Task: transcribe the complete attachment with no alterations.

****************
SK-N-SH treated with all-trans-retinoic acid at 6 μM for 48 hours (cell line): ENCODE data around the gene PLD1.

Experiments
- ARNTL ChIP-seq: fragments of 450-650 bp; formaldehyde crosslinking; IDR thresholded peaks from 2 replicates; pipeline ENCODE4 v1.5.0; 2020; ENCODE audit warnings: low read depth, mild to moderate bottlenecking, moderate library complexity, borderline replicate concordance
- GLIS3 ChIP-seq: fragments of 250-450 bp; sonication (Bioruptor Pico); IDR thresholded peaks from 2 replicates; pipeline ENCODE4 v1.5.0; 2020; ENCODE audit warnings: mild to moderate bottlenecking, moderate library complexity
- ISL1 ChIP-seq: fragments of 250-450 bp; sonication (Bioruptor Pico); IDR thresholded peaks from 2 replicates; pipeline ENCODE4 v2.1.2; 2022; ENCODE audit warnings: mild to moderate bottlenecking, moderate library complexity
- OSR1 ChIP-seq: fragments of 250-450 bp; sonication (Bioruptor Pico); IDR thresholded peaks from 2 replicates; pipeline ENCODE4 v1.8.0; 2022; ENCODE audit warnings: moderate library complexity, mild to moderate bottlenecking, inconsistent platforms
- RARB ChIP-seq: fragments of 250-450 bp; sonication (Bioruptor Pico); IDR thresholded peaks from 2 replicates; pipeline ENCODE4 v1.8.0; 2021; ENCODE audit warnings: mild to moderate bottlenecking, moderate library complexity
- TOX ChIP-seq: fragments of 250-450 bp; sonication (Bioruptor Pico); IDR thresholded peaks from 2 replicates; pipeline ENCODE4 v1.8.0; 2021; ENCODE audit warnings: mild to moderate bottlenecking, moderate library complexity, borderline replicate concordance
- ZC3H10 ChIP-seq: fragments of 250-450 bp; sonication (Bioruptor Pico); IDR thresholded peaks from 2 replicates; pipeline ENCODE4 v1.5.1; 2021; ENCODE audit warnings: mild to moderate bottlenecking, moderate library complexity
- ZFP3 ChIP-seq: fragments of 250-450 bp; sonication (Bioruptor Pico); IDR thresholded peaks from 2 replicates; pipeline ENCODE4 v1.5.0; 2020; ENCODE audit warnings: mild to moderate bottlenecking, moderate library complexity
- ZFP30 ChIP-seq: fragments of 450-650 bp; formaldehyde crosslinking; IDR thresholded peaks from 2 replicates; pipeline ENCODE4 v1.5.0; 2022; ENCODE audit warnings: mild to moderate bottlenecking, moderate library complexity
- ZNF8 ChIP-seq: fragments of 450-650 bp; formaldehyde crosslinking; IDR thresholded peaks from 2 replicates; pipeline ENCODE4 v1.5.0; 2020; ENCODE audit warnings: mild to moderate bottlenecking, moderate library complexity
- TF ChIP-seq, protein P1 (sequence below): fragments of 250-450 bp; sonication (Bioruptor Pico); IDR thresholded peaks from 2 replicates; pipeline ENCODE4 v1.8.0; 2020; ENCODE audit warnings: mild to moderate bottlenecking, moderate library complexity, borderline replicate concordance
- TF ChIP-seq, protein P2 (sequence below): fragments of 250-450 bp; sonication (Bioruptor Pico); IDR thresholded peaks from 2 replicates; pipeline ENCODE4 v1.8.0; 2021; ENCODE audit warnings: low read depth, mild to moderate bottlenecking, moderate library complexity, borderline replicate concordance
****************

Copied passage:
SK-N-SH treated with all-trans-retinoic acid at 6 μM for 48 hours (cell line): ENCODE data around the gene PLD1.

Experiments
- ARNTL ChIP-seq: fragments of 450-650 bp; formaldehyde crosslinking; IDR thresholded peaks from 2 replicates; pipeline ENCODE4 v1.5.0; 2020; ENCODE audit warnings: low read depth, mild to moderate bottlenecking, moderate library complexity, borderline replicate concordance
- GLIS3 ChIP-seq: fragments of 250-450 bp; sonication (Bioruptor Pico); IDR thresholded peaks from 2 replicates; pipeline ENCODE4 v1.5.0; 2020; ENCODE audit warnings: mild to moderate bottlenecking, moderate library complexity
- ISL1 ChIP-seq: fragments of 250-450 bp; sonication (Bioruptor Pico); IDR thresholded peaks from 2 replicates; pipeline ENCODE4 v2.1.2; 2022; ENCODE audit warnings: mild to moderate bottlenecking, moderate library complexity
- OSR1 ChIP-seq: fragments of 250-450 bp; sonication (Bioruptor Pico); IDR thresholded peaks from 2 replicates; pipeline ENCODE4 v1.8.0; 2022; ENCODE audit warnings: moderate library complexity, mild to moderate bottlenecking, inconsistent platforms
- RARB ChIP-seq: fragments of 250-450 bp; sonication (Bioruptor Pico); IDR thresholded peaks from 2 replicates; pipeline ENCODE4 v1.8.0; 2021; ENCODE audit warnings: mild to moderate bottlenecking, moderate library complexity
- TOX ChIP-seq: fragments of 250-450 bp; sonication (Bioruptor Pico); IDR thresholded peaks from 2 replicates; pipeline ENCODE4 v1.8.0; 2021; ENCODE audit warnings: mild to moderate bottlenecking, moderate library complexity, borderline replicate concordance
- ZC3H10 ChIP-seq: fragments of 250-450 bp; sonication (Bioruptor Pico); IDR thresholded peaks from 2 replicates; pipeline ENCODE4 v1.5.1; 2021; ENCODE audit warnings: mild to moderate bottlenecking, moderate library complexity
- ZFP3 ChIP-seq: fragments of 250-450 bp; sonication (Bioruptor Pico); IDR thresholded peaks from 2 replicates; pipeline ENCODE4 v1.5.0; 2020; ENCODE audit warnings: mild to moderate bottlenecking, moderate library complexity
- ZFP30 ChIP-seq: fragments of 450-650 bp; formaldehyde crosslinking; IDR thresholded peaks from 2 replicates; pipeline ENCODE4 v1.5.0; 2022; ENCODE audit warnings: mild to moderate bottlenecking, moderate library complexity
- ZNF8 ChIP-seq: fragments of 450-650 bp; formaldehyde crosslinking; IDR thresholded peaks from 2 replicates; pipeline ENCODE4 v1.5.0; 2020; ENCODE audit warnings: mild to moderate bottlenecking, moderate library complexity
- TF ChIP-seq, protein P1 (sequence below): fragments of 250-450 bp; sonication (Bioruptor Pico); IDR thresholded peaks from 2 replicates; pipeline ENCODE4 v1.8.0; 2020; ENCODE audit warnings: mild to moderate bottlenecking, moderate library complexity, borderline replicate concordance
- TF ChIP-seq, protein P2 (sequence below): fragments of 250-450 bp; sonication (Bioruptor Pico); IDR thresholded peaks from 2 replicates; pipeline ENCODE4 v1.8.0; 2021; ENCODE audit warnings: low read depth, mild to moderate bottlenecking, moderate library complexity, borderline replicate concordance